By Katy and Sam Williams (PPP Field Team Leader and Research Coordinator)
We came to Lajuma in June 2011 to manage the Primate and Predator Project (PPP) on behalf of Dr Russell Hill. When we first arrived a few camera stations had been set up a couple of weeks previously, but not a whole lot else was going on in regards to PPP primate or predator research. There were two research assistants and us. Five years later and things are quite different. As we sit writing this in the new PPP office surrounded by a large team of fantastic research assistants, three permanent staff members, and a storage device filled with a lot of data, the contrasts between 2011 and now are very apparent. The project has achieved so much in the past five years. We have loved being part of it and helping the PPP to develop.
We have decided to move on from the PPP and are leaving the mountain in July to focus on analysing PPP data for publication and so Katy can finish her PhD. We would like to thank Ian Gaigher, Russell Hill, Andy Allan, Caroline Howlett, Philip Faure, the landowners we worked with, all the PPP research assistants and all the Earthwatch volunteers for being great colleagues and supporters.
Reflecting back over our experiences we have thought of a few highs and lows about our time in the Soutpansberg Mountains.
– Leading 12 leopard captures and 4 brown hyaena captures for GPS collaring
– Getting to know all the landowners and community members in the area
– Developing the PPP’s community engagement work through actions like writing and distributing a children’s book, doing a photographic exhibit and conducting environmental education
– Working with the Earthwatch teams and hearing how much they have enjoyed their experiences with the PPP
– Helping our research assistants to develop both in terms of skills and personally
Collaring a brown hyaena for Katy’s PhD
– Finishing my PhD, getting married, and starting to raise a family, all at the top of the Soutpansberg mountains
– Applying the data we collect to have a positive conservation impact on the ground. For example collaborating with Panthera and providing valuable scientific data to the South African government, which informed a more sustainable leopard management policy on a national scale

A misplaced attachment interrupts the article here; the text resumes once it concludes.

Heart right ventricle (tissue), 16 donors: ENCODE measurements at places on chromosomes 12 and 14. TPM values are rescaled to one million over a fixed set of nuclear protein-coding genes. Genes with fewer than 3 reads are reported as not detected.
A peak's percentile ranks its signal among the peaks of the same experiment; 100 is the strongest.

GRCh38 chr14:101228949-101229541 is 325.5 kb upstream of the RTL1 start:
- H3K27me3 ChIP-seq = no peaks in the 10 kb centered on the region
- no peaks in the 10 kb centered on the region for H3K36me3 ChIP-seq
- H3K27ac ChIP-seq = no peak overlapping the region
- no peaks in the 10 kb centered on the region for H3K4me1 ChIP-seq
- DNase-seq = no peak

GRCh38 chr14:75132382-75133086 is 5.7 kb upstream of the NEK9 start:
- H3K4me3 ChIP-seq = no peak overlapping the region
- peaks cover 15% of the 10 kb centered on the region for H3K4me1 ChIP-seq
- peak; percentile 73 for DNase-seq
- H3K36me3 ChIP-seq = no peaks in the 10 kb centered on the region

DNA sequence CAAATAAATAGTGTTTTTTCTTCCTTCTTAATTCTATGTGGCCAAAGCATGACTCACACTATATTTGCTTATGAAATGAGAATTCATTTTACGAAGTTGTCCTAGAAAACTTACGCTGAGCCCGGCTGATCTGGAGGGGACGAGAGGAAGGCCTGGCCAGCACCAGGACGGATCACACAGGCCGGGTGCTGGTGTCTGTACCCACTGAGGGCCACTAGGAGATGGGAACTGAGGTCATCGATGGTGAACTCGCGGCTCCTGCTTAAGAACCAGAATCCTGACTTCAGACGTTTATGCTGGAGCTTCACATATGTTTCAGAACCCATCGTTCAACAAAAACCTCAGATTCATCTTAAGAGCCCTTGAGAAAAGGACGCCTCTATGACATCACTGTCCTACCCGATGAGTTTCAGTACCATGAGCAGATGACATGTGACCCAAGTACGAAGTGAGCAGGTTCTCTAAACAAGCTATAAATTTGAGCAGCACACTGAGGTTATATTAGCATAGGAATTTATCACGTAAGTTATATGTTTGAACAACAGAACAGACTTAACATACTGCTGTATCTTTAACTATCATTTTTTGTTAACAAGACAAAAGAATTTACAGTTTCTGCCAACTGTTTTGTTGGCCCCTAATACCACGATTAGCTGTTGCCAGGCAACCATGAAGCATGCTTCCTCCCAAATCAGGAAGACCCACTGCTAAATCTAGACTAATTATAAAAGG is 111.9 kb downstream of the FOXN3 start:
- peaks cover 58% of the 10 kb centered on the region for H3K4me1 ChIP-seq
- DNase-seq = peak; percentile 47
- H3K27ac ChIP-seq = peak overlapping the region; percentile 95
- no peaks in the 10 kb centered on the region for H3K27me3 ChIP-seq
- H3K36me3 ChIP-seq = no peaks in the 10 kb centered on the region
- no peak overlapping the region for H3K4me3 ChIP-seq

Wedding day in an acacia tree at Lajuma
Katy and Finn looking dapper in the bush
– Struggling for almost a year to find any of the collared brown hyaenas despite an epic amount of trying
– Dealing with cars breaking down on the mountain all the time
– Getting covered in maggots and foetus juices while baiting leopard traps
– The craziest rainy season, where our tent leaked for months and the river breached the bridge, almost making us miss our honeymoon flight to Japan
– Finding so many animals that had been needlessly killed by people, and discovering how steep decline in leopard numbers has been over the past few years
Despite being soaked in foetus juices and stranded in the bush from time to time, the highs have definitely outweighed the lows. It’s been a great five years!
We will be leaving the project in good hands. We have processed a lot of poo, but we will now be handing over the scat gloves to Dr Leah Findlay, who will be taking over the management of the project on the ground.
Leah (right) will be managing the PPP
The results from the PPP data analysis that we are continuing to work on will be shared through this blog and other avenues so although we are leaving, we will still keep sharing information locally and internationally.